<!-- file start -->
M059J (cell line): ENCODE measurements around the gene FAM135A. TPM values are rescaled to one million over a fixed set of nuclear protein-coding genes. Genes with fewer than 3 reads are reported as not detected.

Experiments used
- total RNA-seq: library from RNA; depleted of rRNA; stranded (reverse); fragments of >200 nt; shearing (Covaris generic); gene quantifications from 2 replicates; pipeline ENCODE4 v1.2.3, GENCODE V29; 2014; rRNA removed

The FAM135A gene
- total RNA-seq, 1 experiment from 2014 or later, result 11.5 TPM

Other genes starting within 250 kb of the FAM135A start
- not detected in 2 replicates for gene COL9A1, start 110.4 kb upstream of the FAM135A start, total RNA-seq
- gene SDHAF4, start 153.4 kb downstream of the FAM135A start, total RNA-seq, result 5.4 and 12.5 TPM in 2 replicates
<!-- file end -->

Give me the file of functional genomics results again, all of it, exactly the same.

M059J (cell line): ENCODE measurements around the gene FAM135A. TPM values are rescaled to one million over a fixed set of nuclear protein-coding genes. Genes with fewer than 3 reads are reported as not detected.

Experiments used
- total RNA-seq: library from RNA; depleted of rRNA; stranded (reverse); fragments of >200 nt; shearing (Covaris generic); gene quantifications from 2 replicates; pipeline ENCODE4 v1.2.3, GENCODE V29; 2014; rRNA removed

The FAM135A gene
- total RNA-seq, 1 experiment from 2014 or later, result 11.5 TPM

Other genes starting within 250 kb of the FAM135A start
- not detected in 2 replicates for gene COL9A1, start 110.4 kb upstream of the FAM135A start, total RNA-seq
- gene SDHAF4, start 153.4 kb downstream of the FAM135A start, total RNA-seq, result 5.4 and 12.5 TPM in 2 replicates